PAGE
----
Q & R: Who influences whom?

Here’s the Q:

My name is X, and I’m the new minister of spiritual formation at Y Baptist Church in Z. I had the opportunity to hear you preach last Sunday night at BB and have also read some of your books. As a young pastor and writer, I have an interesting background– grew up Catholic, a M.S. in marine and environmental science from CC, licensed in the Church of the Nazarene, attending Wesley
Theological Seminary, and having helped launch a new church … that had over 200 people show up for Easter– before I moved here a month ago for my new position and seminary. I might be only 2 years in ministry, but have experienced a lot. I am passionate about preaching the gospel in a real life, relevant, out-of-the-box way, and communicating to the people of today.
Anyway, I have a question for you about the whole model you showed, using the world-church-you series of circles as a model. I realize that many pastors and churches, especially in conservative circles (literally) reject what you are saying because what they fear is the arrows going the opposite way- meaning, that the world will infiltrate into the church, which will infiltrate into ‘you,’ corrupting the true gospel. I know many (and have been friends with) who are afraid of ‘the world.’ My question is: what do we do? I’ve had friends hide behind the theory of following ‘false teachers’ and shrink further into their walled circles. What do we do?
Thanks for being an influence on me and for sharing a new way to look at
things. I hope God will someday use me to plant a church where people are
unafraid of the real world. God bless!

Reply after the jump

Thanks for your question. You’re right – you have an interesting background and you’ve experienced a lot in a short time!
Let me try to restate the important question you’re raising. My understanding of the missional church means that the church is, in essence, sent into the world as an agent of God’s mission – participating in “tikkun olam” – God’s redemptive work of healing the world of human sin. If it’s not in the world on God’s redemptive mission, it’s not being the church as God intends it. But that raises the question – how can we be in the world but not of it? How can we avoid being influenced by the world? Isn’t it safer (some of your friends – and my critics! – would say) to retreat into walled communities of religious conservatism – that way we will be removed from worldly influences that might tempt us to corrupt our gospel?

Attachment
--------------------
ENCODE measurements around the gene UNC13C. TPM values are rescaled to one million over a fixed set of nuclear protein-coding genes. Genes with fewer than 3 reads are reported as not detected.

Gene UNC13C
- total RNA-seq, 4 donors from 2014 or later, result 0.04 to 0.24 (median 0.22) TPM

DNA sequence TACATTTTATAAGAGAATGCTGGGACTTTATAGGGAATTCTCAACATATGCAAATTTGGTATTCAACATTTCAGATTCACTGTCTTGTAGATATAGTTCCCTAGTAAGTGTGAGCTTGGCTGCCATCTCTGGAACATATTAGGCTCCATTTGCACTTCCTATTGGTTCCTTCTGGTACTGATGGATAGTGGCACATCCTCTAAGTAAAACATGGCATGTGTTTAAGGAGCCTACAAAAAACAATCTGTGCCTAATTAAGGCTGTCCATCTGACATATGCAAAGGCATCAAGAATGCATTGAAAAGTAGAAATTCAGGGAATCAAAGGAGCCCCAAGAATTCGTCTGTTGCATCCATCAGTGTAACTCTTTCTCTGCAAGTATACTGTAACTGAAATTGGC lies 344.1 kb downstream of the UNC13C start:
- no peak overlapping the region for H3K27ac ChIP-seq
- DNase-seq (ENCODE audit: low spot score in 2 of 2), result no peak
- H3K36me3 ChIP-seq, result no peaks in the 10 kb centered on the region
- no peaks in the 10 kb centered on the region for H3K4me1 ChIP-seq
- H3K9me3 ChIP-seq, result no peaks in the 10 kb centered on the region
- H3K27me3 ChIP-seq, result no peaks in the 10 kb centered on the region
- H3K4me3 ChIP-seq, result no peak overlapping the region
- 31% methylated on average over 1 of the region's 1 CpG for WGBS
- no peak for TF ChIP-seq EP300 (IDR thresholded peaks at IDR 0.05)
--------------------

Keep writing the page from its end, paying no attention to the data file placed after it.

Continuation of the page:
I think this question sets up an analogous question: Is the church a community of doctors, sent into the world to continue Jesus’ work, or is it a colony of people desperately afraid of getting sick? Yes, it’s dangerous to be a doctor. Your very calling requires you to sit down next to people who are sick with highly infectious and even fatal diseases. If you’re not careful, you can get sick and die.
But it’s no less dangerous to become an elite enclave of people who think themselves healthy. In fact, it’s impossible to be such an enclave if you want to follow the Jesus of the gospels. He came as a physician, he said. Not to be served, but to serve – and give his life. And then he sent us into the world “as the Father sent him.” To create such a disease-phobic enclave would be to join the scribes’ and Pharisees’ club, not Jesus’ band of disciples. (I’m thinking of Jesus in John 9, when he says to them that their real guilt is that they claim to see.)